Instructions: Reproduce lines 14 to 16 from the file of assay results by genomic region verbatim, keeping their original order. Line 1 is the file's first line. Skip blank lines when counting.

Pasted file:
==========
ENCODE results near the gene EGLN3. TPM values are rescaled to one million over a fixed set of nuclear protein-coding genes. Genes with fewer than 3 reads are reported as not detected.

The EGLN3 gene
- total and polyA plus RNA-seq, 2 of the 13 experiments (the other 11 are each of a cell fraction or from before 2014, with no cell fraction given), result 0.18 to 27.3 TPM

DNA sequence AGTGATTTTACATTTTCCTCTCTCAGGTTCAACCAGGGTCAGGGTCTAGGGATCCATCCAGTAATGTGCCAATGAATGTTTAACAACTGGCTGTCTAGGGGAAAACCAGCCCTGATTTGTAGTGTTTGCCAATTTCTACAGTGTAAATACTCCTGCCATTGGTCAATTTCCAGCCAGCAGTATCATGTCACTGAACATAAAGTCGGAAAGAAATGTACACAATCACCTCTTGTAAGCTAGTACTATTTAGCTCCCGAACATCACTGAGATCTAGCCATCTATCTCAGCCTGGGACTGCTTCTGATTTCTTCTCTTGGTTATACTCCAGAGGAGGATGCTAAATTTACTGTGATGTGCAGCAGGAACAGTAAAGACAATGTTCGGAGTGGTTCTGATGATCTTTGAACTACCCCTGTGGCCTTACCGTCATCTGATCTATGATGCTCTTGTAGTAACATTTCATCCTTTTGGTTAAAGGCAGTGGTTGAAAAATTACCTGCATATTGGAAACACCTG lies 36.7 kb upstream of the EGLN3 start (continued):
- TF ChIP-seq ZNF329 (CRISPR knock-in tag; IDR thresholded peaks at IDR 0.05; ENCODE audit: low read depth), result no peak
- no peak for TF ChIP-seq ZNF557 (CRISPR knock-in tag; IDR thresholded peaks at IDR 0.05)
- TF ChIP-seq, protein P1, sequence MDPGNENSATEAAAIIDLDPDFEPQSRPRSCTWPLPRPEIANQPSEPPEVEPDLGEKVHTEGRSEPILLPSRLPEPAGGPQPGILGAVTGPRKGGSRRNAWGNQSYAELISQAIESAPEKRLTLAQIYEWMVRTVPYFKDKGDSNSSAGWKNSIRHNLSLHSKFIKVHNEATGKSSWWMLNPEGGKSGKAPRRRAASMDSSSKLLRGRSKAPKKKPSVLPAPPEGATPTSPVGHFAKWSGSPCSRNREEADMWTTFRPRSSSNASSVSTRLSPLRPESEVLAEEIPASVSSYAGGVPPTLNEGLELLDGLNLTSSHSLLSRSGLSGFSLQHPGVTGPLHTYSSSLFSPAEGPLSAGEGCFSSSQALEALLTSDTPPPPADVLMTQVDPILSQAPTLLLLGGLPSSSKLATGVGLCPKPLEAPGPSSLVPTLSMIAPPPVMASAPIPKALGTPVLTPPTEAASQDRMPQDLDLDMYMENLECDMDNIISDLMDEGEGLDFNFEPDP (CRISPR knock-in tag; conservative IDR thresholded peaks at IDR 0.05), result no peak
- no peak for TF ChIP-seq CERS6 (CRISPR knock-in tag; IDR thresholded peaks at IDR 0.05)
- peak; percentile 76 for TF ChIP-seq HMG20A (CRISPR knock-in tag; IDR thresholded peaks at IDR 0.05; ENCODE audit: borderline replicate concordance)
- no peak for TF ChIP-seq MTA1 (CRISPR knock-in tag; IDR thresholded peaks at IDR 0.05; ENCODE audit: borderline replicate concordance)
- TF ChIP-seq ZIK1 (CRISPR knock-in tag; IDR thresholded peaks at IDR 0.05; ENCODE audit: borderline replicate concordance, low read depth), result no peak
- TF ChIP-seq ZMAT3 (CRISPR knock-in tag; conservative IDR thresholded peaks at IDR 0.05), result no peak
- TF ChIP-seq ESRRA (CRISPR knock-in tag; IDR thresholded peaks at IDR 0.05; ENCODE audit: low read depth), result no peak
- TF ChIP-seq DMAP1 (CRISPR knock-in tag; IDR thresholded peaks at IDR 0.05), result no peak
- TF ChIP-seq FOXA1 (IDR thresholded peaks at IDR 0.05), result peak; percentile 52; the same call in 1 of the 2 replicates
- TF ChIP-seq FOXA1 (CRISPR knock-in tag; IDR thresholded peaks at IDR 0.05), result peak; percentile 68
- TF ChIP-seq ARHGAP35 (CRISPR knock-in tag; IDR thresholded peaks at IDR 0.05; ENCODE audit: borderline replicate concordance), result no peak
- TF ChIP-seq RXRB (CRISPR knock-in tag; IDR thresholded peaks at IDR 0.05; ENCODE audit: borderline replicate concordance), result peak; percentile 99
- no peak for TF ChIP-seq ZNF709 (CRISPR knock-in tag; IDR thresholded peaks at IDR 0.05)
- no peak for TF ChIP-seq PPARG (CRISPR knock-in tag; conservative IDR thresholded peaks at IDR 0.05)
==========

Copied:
- TF ChIP-seq DMAP1 (CRISPR knock-in tag; IDR thresholded peaks at IDR 0.05), result no peak
- TF ChIP-seq FOXA1 (IDR thresholded peaks at IDR 0.05), result peak; percentile 52; the same call in 1 of the 2 replicates
- TF ChIP-seq FOXA1 (CRISPR knock-in tag; IDR thresholded peaks at IDR 0.05), result peak; percentile 68